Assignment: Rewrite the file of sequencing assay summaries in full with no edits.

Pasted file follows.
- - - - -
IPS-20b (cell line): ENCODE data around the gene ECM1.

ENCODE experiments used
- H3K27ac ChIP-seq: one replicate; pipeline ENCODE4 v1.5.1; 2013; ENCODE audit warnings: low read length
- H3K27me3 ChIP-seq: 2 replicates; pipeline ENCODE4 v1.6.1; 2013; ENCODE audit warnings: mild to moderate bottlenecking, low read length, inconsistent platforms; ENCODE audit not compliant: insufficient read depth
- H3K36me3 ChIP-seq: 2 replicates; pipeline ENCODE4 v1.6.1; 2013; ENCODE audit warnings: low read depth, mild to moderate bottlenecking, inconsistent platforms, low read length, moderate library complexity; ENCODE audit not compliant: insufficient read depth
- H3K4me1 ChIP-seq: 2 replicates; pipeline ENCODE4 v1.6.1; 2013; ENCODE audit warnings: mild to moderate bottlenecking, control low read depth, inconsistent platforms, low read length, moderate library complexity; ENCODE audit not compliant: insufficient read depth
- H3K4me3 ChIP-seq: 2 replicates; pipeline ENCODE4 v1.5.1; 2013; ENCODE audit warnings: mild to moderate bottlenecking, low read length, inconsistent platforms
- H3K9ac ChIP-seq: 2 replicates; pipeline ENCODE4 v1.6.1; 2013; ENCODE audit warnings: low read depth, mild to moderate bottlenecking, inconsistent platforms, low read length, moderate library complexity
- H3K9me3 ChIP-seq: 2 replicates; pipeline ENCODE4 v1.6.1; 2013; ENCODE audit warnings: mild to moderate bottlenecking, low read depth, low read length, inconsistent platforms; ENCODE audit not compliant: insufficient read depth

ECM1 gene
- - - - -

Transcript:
IPS-20b (cell line): ENCODE data around the gene ECM1.

ENCODE experiments used
- H3K27ac ChIP-seq: one replicate; pipeline ENCODE4 v1.5.1; 2013; ENCODE audit warnings: low read length
- H3K27me3 ChIP-seq: 2 replicates; pipeline ENCODE4 v1.6.1; 2013; ENCODE audit warnings: mild to moderate bottlenecking, low read length, inconsistent platforms; ENCODE audit not compliant: insufficient read depth
- H3K36me3 ChIP-seq: 2 replicates; pipeline ENCODE4 v1.6.1; 2013; ENCODE audit warnings: low read depth, mild to moderate bottlenecking, inconsistent platforms, low read length, moderate library complexity; ENCODE audit not compliant: insufficient read depth
- H3K4me1 ChIP-seq: 2 replicates; pipeline ENCODE4 v1.6.1; 2013; ENCODE audit warnings: mild to moderate bottlenecking, control low read depth, inconsistent platforms, low read length, moderate library complexity; ENCODE audit not compliant: insufficient read depth
- H3K4me3 ChIP-seq: 2 replicates; pipeline ENCODE4 v1.5.1; 2013; ENCODE audit warnings: mild to moderate bottlenecking, low read length, inconsistent platforms
- H3K9ac ChIP-seq: 2 replicates; pipeline ENCODE4 v1.6.1; 2013; ENCODE audit warnings: low read depth, mild to moderate bottlenecking, inconsistent platforms, low read length, moderate library complexity
- H3K9me3 ChIP-seq: 2 replicates; pipeline ENCODE4 v1.6.1; 2013; ENCODE audit warnings: mild to moderate bottlenecking, low read depth, low read length, inconsistent platforms; ENCODE audit not compliant: insufficient read depth

ECM1 gene